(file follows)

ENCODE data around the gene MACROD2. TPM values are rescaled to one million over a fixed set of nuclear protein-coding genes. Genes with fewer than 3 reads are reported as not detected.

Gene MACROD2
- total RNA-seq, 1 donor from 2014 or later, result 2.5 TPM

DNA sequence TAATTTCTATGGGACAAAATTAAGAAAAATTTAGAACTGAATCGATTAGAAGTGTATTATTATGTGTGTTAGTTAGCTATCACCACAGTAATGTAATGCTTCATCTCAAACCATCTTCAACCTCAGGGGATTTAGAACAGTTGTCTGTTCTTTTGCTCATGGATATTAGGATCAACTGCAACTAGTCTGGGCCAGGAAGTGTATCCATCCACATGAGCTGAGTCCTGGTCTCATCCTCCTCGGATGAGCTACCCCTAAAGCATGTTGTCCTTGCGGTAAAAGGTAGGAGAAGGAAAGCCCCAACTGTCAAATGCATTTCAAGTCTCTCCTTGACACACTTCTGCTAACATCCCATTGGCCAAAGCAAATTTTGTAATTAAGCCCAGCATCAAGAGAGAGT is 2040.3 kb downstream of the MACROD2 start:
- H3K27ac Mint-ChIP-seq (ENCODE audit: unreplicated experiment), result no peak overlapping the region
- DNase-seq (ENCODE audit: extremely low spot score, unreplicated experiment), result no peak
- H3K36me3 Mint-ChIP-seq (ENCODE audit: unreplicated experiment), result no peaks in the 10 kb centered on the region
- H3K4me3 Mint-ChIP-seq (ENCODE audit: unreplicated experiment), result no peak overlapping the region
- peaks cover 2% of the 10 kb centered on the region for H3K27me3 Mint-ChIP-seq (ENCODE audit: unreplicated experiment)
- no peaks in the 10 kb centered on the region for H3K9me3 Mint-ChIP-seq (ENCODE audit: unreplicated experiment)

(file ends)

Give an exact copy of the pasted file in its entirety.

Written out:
ENCODE data around the gene MACROD2. TPM values are rescaled to one million over a fixed set of nuclear protein-coding genes. Genes with fewer than 3 reads are reported as not detected.

Gene MACROD2
- total RNA-seq, 1 donor from 2014 or later, result 2.5 TPM

DNA sequence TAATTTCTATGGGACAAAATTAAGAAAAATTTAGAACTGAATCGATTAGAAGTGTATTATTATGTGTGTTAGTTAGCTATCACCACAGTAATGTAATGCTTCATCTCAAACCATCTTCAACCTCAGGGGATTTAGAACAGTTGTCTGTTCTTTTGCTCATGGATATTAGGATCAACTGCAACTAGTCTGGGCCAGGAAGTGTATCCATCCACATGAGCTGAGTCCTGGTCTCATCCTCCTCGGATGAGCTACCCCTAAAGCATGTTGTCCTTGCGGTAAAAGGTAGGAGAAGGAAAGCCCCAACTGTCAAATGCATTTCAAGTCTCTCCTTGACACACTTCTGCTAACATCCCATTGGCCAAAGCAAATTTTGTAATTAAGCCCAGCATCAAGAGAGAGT is 2040.3 kb downstream of the MACROD2 start:
- H3K27ac Mint-ChIP-seq (ENCODE audit: unreplicated experiment), result no peak overlapping the region
- DNase-seq (ENCODE audit: extremely low spot score, unreplicated experiment), result no peak
- H3K36me3 Mint-ChIP-seq (ENCODE audit: unreplicated experiment), result no peaks in the 10 kb centered on the region
- H3K4me3 Mint-ChIP-seq (ENCODE audit: unreplicated experiment), result no peak overlapping the region
- peaks cover 2% of the 10 kb centered on the region for H3K27me3 Mint-ChIP-seq (ENCODE audit: unreplicated experiment)
- no peaks in the 10 kb centered on the region for H3K9me3 Mint-ChIP-seq (ENCODE audit: unreplicated experiment)